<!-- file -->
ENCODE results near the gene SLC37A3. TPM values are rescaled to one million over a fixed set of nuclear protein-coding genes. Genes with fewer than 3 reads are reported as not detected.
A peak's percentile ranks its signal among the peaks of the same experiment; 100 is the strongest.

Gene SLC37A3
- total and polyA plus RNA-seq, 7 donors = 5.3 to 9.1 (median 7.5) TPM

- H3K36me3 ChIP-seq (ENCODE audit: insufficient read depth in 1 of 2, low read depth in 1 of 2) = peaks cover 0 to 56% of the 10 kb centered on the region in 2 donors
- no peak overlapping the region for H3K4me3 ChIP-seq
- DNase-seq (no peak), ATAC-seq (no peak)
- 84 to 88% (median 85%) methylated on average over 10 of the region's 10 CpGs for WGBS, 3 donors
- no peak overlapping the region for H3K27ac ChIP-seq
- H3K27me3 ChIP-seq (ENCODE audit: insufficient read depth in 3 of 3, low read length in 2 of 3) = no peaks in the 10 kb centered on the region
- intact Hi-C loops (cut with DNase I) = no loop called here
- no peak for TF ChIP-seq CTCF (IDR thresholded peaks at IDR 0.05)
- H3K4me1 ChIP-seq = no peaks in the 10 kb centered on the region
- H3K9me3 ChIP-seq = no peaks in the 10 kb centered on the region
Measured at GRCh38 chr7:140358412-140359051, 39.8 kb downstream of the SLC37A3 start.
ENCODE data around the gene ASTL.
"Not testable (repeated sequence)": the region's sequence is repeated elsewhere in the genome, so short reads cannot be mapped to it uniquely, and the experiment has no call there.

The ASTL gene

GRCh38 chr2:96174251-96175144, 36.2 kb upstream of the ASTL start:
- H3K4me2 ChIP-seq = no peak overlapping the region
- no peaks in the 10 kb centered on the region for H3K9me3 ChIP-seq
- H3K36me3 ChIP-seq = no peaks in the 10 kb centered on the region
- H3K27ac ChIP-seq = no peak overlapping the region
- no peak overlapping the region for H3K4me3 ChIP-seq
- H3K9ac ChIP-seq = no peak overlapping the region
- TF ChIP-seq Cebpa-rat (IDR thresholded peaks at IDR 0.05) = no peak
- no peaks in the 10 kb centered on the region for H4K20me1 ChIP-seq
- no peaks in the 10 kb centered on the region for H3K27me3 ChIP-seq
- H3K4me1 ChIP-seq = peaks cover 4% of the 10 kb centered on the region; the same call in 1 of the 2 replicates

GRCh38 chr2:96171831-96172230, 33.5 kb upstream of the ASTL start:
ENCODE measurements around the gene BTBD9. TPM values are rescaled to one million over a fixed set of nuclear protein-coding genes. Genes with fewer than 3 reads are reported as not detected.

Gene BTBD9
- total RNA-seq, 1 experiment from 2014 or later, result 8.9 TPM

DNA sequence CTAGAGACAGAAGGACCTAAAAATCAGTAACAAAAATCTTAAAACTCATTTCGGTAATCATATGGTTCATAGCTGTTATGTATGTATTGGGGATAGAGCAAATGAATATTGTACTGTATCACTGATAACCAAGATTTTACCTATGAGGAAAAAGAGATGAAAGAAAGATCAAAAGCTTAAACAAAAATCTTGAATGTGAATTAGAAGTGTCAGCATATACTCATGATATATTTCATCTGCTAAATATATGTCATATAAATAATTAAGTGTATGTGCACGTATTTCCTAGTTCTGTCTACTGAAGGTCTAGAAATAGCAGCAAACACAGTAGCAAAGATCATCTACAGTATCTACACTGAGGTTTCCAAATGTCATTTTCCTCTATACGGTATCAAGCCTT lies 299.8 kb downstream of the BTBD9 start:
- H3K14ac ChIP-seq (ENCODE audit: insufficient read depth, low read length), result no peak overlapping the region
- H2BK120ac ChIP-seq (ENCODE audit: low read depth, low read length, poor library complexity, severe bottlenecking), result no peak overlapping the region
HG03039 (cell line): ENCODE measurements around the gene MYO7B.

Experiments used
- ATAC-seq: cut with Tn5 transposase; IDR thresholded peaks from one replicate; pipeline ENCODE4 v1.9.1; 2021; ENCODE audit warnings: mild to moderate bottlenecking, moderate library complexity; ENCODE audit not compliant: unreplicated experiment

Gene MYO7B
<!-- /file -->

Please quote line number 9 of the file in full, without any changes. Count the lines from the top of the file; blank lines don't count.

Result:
- no peak overlapping the region for H3K27ac ChIP-seq